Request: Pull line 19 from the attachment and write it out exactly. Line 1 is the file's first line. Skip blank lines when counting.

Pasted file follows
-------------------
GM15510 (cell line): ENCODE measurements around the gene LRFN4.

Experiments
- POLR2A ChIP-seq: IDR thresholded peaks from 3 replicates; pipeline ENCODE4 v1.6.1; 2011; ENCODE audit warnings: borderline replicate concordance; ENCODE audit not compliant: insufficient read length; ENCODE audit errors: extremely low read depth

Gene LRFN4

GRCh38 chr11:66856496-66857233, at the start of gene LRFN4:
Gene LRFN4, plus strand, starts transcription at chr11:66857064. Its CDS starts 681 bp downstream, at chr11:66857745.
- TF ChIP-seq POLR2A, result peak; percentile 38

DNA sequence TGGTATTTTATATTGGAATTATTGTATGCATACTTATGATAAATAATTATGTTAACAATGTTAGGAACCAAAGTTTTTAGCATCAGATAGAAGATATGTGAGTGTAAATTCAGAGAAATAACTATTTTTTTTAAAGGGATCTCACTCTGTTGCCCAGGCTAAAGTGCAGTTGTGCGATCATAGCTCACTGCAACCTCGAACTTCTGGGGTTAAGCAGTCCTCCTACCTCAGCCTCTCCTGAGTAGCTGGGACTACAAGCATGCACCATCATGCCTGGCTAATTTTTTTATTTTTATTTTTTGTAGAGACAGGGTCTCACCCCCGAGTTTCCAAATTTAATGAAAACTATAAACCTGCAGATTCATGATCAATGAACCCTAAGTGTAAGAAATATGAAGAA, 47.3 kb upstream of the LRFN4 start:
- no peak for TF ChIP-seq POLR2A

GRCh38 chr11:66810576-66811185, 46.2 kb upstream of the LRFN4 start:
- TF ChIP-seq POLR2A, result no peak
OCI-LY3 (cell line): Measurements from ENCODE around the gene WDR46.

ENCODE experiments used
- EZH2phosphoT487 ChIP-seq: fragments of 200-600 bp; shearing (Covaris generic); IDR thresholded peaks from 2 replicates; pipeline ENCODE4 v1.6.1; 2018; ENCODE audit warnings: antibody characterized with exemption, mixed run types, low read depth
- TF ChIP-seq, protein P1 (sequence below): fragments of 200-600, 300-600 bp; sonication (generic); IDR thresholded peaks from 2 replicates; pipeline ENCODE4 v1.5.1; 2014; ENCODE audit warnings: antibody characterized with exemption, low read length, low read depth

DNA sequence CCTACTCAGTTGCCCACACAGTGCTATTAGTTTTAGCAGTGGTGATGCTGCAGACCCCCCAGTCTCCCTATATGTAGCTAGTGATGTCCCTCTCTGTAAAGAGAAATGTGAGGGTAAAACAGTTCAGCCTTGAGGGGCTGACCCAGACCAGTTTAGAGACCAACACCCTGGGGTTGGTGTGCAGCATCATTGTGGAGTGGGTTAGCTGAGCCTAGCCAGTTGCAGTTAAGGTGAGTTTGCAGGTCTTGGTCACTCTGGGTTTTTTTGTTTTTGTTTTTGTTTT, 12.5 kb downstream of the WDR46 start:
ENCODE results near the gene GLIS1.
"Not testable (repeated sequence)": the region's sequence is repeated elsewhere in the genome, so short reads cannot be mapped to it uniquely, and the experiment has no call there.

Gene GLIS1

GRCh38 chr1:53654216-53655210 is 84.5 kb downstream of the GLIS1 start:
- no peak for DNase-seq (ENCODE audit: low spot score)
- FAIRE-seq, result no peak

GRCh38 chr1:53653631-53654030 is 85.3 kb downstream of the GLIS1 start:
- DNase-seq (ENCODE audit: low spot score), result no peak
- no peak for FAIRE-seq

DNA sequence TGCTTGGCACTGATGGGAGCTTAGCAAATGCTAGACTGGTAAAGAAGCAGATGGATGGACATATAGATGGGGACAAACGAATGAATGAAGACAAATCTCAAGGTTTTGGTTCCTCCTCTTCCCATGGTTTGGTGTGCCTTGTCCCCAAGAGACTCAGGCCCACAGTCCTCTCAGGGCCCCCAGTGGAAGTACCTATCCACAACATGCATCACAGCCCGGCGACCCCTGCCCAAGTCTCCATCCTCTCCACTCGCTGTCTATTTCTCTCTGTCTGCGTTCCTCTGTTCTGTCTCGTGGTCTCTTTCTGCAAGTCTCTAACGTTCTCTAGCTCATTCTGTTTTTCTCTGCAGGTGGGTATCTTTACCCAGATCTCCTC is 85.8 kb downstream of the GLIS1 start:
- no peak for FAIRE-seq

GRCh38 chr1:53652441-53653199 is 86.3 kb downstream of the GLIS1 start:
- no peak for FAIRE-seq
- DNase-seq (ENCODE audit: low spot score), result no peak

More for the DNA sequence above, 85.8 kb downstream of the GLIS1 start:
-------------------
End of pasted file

Gene GLIS1